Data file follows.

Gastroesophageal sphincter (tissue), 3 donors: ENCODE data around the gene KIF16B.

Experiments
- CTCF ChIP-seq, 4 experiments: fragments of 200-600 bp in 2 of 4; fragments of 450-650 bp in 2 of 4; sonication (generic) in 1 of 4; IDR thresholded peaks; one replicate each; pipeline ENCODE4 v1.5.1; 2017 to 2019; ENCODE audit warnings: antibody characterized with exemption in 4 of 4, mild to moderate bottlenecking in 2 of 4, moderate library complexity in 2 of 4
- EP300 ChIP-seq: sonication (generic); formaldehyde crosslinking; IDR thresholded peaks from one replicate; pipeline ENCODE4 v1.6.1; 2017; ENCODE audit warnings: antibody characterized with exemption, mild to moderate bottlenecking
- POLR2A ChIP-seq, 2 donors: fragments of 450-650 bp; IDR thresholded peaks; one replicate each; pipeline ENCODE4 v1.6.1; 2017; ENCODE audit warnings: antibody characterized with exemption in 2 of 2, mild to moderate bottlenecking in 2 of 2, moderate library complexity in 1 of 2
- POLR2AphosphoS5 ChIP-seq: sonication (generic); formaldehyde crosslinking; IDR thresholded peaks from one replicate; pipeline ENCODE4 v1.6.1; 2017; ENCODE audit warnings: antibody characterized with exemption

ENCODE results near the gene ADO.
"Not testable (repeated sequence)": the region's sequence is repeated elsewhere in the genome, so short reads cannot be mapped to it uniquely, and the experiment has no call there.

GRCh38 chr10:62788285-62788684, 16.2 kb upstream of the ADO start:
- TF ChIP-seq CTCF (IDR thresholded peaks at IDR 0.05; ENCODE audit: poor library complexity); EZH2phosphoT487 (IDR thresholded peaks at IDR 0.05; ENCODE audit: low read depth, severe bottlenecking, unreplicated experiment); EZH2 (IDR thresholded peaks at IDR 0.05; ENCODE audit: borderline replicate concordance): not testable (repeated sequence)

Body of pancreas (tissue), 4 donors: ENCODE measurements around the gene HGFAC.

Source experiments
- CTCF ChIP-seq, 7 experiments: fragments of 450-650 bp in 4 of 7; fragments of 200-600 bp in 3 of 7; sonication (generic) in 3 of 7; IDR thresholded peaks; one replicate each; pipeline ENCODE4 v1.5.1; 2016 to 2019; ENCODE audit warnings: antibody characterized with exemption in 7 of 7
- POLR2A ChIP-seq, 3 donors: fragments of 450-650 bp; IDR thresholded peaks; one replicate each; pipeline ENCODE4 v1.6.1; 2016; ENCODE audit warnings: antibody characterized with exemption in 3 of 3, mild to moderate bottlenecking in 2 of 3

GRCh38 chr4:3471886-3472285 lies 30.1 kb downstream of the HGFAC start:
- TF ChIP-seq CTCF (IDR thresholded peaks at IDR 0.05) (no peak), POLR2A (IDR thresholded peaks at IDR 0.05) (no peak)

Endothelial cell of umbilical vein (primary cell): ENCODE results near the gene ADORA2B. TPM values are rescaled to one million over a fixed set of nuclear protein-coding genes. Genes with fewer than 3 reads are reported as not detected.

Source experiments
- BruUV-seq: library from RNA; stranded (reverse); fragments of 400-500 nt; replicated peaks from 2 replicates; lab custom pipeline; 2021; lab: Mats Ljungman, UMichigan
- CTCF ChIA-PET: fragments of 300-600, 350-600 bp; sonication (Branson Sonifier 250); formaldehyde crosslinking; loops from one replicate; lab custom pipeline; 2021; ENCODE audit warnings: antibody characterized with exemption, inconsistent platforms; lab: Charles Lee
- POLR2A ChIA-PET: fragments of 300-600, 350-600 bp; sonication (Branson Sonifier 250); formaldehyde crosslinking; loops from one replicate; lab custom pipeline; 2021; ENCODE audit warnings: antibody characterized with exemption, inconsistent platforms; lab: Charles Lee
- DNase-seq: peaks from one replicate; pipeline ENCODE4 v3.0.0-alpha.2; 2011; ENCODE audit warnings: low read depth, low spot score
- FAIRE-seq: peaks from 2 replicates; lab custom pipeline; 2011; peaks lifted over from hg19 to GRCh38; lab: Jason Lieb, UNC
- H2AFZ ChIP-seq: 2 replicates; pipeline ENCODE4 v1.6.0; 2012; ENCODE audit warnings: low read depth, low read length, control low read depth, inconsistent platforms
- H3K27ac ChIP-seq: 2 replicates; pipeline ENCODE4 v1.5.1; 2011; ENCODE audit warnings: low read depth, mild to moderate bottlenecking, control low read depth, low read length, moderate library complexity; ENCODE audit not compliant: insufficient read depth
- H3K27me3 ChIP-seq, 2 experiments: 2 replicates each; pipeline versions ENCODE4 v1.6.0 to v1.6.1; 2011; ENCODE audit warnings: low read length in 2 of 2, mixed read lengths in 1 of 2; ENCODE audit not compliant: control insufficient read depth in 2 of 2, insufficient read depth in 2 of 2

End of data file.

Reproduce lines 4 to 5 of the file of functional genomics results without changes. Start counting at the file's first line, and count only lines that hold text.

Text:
- EP300 ChIP-seq: sonication (generic); formaldehyde crosslinking; IDR thresholded peaks from one replicate; pipeline ENCODE4 v1.6.1; 2017; ENCODE audit warnings: antibody characterized with exemption, mild to moderate bottlenecking
- POLR2A ChIP-seq, 2 donors: fragments of 450-650 bp; IDR thresholded peaks; one replicate each; pipeline ENCODE4 v1.6.1; 2017; ENCODE audit warnings: antibody characterized with exemption in 2 of 2, mild to moderate bottlenecking in 2 of 2, moderate library complexity in 1 of 2